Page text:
I recently discovered 1,000 Stories, The Story Exchange where you can read stories about females business owners / entrepreneurs.  It is an inspiring site and well worth a visit if you are looking for some reminders about all the wonderful things women are doing in business across the globe.  I have been fortunate to have my story shared on The Story Exchange. 

” The Story Exchange is a nonprofit media organization dedicated to telling the personal and professional stories of women business owners. We showcase the often-overlooked entrepreneurial women around the world who are contributing to their communities and collectively making an impact on the global economy. As an independent 501(c)(3) digital initiative, we aim to provide role models to other women who are pursuing their entrepreneurial dreams.” 

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The Most Important Questions to Consider Before a Career or Job Change

Business people walking outside a congress centerSo you are thinking about making a job or career change – which is fantastic.   Chances are you have been thinking about this for a while and that you have lots of thoughts and idea’s running about your head.  Before taking the step to engage a career coach or engage professional support, spend time considering the below questions. Even if you are not ready to put pen to paper just focusing your thinking a little may help provide you with some clarity and confidence to take the next step towards action!

The Position

  • What salary do I want?
  • What benefits am I seeking?
  • What hours do I want to work? I.e. days, evenings, part-time, etc.
  • Do I want to manage staff? If yes, what type of people?
  • Do I want to work autonomously or in a team or both? If both, what will the percentage be?
  • Do I want my role to involve travel? If yes, where? International? National?
  • Do I want one role or to have a few roles?
  • Do I want to work for myself or someone else?
  • How much flexibility would I have in my role?
  • What skills would I be using?
  • What challenges would I be encountering?
  • What types of people would I be working with?
  • How do I feel about these people?
  • How do I want to feel about the work I do?
  • What work life balance looks like for me?
  • Would I be learning?
  • If I was learning, what types of things would I be learning?
  • What are the pros and cons of the roles I have had in the past?

The Physical Work Environment

  • What does the office I work in look like? I.e. the style of building, levels, décor etc.
  • What is the location of the office?
  • Do I want to drive to work and will there be parking?
  • What space will I be working in? A cubicle, office, open floor, etc?
  • Do I want natural light?
  • Will there be music and a lot of noise and activity?
  • Do I want tranquility and peace?
  • Do I want to work in a high rise office tower?
  • What are the immediate surrounds of the organisation? I.e. parks, shops, gym etc.
  • What are the pros and cons of the work environments I have had in the past?

The Organization

  • What is the people size of the organization?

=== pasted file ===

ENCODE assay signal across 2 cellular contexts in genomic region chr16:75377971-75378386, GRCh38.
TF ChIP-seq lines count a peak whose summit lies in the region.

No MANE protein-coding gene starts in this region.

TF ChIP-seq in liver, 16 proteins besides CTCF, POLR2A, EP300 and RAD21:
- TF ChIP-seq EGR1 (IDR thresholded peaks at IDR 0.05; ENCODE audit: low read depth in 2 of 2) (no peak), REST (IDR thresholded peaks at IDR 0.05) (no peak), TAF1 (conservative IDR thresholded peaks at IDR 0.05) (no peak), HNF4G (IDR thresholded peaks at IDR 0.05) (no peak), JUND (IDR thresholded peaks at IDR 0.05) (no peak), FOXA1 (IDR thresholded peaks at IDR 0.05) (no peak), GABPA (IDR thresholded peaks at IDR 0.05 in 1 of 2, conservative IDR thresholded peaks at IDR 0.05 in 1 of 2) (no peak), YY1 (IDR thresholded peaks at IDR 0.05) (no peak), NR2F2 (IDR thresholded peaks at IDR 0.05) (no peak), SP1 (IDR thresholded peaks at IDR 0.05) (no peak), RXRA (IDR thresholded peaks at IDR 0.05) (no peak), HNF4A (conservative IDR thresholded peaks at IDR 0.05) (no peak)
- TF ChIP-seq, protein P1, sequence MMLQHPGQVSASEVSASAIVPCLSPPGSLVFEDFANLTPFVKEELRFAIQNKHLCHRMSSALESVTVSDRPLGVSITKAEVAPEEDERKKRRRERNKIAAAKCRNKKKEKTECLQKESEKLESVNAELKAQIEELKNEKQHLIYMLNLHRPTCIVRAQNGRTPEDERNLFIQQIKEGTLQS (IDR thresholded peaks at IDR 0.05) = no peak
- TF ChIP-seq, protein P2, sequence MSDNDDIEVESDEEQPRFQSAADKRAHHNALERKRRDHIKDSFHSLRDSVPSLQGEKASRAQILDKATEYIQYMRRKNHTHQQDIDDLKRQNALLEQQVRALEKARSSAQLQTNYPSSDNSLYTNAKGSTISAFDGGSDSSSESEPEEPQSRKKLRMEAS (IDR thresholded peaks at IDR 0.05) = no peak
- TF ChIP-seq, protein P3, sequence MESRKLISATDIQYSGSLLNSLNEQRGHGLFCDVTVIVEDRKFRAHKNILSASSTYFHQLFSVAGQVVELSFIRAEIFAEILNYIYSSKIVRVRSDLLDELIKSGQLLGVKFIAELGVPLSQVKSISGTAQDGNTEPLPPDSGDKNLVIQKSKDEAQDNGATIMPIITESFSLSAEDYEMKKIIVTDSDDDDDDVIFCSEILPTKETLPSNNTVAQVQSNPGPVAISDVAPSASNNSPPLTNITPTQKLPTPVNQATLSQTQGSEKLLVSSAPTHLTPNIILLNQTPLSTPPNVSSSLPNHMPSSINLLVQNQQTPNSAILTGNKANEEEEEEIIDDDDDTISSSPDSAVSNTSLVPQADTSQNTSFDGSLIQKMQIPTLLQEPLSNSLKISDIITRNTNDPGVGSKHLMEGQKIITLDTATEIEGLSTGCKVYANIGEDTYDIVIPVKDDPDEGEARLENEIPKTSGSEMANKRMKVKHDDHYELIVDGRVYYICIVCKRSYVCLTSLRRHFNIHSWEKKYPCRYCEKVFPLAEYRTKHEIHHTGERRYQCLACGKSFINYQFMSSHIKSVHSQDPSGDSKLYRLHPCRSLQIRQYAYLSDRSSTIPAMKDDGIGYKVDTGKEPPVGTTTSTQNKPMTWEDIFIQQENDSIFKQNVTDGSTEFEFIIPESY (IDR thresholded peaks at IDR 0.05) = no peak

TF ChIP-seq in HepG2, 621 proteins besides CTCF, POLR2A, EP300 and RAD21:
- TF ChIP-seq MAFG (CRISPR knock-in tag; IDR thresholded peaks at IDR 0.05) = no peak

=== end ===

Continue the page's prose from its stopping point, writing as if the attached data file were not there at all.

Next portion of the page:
• What is organisation’s culture?
  • What is the leadership of the organization like?
  • How will they manage their staff?
  • What are the organisation’s vision / goals / motto?
  • How is the organisation viewed by the community?
  • What are the values of the organisation?
  • Are they a prestigious organisation (well known to everyone) or an unknown entity?
  • If I want to create my own organisation, what will it look like?
  • What are the pros and cons of the organisations I have worked for in the past?

The Industry

  • What is the industry I am working in?
  • Is it a new industry for me?
  • Is it a growth industry?
  • Am I working across multiple industries?
  • What appeals to me about the industry/s?
  • How is the industry perceived by the general community?

The People

  • What will my co-workers be like?
  • What will the management of the organisation be like?
  • What will my boss be like?
  • What type of boss will I be?
  • What will my customers and clients be like?
  • What types of people do I work best with and why?
  • What are the pros and cons of the colleagues and managers I have had in the past?

My Personal Needs

  • What are my key interests – work and personally?
  • What do I enjoy doing most?
  • What am I great at?
  • What do others say I am great at?
  • When have I felt the greatest about what I was doing?
  • If I could change the world, what three things would I like to see?
  • What would I have to do to bring these into my work?
  • What are my own personal values that I live by?
  • What values do I expect a business that I work for to uphold?
  • What will I and won’t I tolerate at work and in life in general?

Actions

  • Write in a book or on paper your answers to some / all of these questions.
  • Go through your resume in chronological order and look at all the roles you have had to see if there are any patterns. Think about what you enjoyed doing and why?
  • Using job sites print out jobs that appeal. What are the things that appeal? Why?
  • Talk to people who work in roles and industries you are interested in working in.
  • Research courses that relate to roles and industries you are interested in.
  • After you have spent some time thinking about these questions do your research – are there any patterns or themes?
  • Talk to friends or family about your discoveries.
  • If you still feel unsure about where to go from here, contact a Career Coach or Career Counsellor to assist you with gaining some direction.

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Professional Careers Support

If you are looking to engage a Career Strategist to assist with your career change, I invite you to contact me to find out more about how I can assist you. I have successfully supported hundreds of professionals and executives in securing terrific new roles and in making life changing career transitions.